3.10 Summary of Section 3
The ice cores in Greenland and Antarctica currently provide a direct record of the snowfall going back around 800 000 years. As snow falls, impurities such as lead are trapped in the ice, so ice cores can give direct measurements of past atmospheric concentrations. By using isotope proxies such as oxygen-16 and oxygen-18, ice cores can be used to estimate temperature changes.
Over the time period of the ice cores, the Earth has gone through nine cyclical temperature variations, with a cold period (ice age) approximately every 100 000 years. Trapped gases within the ice cores allow a direct measurement of atmospheric CO2 concentration, and throughout the entire Dome C record you can see that temperature and CO2 are positively correlated.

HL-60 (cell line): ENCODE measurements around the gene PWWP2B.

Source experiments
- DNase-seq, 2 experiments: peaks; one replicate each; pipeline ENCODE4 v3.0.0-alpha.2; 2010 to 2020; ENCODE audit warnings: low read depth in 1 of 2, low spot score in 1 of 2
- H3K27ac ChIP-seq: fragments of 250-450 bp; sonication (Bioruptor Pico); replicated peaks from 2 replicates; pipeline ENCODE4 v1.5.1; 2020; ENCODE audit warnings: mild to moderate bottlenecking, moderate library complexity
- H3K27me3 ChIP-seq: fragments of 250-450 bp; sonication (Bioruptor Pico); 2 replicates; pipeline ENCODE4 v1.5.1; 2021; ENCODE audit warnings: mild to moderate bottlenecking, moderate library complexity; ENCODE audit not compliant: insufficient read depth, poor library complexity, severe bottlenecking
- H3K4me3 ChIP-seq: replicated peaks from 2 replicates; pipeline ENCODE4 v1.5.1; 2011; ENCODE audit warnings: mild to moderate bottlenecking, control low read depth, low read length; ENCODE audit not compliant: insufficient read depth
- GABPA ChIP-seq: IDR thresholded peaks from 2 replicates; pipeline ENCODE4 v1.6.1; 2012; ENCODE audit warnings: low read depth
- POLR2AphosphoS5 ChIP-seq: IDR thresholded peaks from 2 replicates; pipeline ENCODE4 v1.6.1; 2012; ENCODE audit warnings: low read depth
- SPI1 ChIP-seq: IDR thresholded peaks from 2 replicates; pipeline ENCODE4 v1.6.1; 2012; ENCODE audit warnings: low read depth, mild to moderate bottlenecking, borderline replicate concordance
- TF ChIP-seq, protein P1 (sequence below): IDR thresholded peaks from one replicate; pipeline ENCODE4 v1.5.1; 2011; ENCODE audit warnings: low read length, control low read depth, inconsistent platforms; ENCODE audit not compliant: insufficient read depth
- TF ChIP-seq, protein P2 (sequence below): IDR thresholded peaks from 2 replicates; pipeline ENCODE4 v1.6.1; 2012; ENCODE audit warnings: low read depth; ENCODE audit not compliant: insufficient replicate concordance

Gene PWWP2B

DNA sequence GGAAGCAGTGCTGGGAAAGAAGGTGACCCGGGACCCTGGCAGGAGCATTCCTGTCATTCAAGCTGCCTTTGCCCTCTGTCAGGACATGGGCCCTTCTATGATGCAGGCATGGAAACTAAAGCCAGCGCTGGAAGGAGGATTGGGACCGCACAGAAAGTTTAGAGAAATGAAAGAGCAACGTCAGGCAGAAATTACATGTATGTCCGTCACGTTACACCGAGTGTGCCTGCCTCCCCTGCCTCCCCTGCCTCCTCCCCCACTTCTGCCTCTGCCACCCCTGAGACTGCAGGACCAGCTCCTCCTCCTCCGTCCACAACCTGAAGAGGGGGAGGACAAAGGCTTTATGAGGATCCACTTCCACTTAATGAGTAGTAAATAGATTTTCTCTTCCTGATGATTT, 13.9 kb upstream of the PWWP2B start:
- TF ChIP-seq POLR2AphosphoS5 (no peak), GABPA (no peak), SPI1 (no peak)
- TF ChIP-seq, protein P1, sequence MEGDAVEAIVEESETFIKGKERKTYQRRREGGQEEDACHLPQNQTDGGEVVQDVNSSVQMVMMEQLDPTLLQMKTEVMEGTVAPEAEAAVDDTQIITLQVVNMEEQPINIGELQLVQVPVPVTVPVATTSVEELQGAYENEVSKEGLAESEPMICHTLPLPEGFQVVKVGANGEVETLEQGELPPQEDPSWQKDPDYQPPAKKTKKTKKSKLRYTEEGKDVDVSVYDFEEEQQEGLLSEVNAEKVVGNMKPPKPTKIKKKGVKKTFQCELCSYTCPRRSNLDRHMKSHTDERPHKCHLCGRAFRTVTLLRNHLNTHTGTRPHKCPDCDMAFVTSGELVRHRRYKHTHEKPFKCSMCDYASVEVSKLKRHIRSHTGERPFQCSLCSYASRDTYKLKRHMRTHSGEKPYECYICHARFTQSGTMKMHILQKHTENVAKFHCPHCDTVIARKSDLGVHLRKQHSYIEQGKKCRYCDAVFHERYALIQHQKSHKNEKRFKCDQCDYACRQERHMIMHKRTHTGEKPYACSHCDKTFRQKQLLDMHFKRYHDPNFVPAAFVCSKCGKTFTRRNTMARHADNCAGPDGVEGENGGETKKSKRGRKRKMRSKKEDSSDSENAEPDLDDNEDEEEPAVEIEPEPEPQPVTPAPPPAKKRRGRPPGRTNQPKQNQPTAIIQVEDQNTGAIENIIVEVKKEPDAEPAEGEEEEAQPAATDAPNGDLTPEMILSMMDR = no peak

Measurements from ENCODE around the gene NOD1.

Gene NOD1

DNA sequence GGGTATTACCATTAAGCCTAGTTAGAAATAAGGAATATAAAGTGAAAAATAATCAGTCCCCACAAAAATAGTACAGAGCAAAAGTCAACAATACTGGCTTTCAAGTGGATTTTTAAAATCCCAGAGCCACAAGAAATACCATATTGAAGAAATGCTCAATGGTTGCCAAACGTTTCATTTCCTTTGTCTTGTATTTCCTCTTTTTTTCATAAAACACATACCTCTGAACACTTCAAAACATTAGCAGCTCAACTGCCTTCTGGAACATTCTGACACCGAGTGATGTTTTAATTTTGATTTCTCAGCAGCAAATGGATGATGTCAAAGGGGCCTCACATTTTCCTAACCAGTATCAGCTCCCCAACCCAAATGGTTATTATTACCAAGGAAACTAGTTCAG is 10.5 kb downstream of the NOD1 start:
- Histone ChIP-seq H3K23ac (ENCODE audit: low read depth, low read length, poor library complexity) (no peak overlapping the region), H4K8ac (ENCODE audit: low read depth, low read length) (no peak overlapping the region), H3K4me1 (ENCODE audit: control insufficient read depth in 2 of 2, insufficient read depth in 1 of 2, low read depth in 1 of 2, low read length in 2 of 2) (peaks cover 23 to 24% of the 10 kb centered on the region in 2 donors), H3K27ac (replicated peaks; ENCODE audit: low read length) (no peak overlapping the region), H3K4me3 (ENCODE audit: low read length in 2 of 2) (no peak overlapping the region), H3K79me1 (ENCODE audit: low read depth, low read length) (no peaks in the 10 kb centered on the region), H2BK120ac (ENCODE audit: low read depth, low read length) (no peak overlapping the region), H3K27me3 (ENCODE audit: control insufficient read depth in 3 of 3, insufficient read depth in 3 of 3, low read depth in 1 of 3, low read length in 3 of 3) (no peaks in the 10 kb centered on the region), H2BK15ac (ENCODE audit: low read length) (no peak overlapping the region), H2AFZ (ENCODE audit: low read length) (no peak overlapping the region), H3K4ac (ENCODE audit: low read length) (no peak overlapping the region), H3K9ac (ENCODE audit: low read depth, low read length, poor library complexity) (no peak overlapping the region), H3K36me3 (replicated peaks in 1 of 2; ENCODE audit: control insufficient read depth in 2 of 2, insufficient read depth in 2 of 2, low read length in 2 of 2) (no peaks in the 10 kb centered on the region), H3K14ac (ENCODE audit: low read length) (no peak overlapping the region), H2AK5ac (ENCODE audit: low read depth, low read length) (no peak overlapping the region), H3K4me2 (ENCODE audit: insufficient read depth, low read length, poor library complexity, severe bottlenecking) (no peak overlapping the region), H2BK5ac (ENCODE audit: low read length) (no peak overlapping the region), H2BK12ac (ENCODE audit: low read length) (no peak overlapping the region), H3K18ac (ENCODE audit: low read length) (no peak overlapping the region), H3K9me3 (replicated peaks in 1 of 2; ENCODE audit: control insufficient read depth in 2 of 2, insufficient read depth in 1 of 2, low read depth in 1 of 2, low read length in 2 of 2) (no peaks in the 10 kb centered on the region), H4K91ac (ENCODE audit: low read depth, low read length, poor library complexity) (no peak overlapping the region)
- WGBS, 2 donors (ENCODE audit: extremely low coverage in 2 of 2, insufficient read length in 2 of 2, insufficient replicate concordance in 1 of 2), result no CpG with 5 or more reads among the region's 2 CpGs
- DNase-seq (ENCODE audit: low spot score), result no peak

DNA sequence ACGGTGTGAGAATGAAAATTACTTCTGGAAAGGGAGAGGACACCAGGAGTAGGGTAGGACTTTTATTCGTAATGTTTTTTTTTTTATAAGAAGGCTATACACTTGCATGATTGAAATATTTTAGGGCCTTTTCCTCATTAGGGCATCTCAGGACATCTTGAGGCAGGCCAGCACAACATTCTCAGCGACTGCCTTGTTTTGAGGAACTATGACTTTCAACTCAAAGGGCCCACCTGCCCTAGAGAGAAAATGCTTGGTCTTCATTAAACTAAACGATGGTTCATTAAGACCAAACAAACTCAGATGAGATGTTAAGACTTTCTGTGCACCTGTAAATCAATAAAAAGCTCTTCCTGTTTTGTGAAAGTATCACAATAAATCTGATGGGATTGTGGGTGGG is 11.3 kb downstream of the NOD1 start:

Milankovitch cycles caused by variations in the Earth’s orbit, amplified by greenhouse gases, are the best current theory for the cause of ice ages, but these do not provide a sufficiently accurate model to predict the near future course of atmospheric change.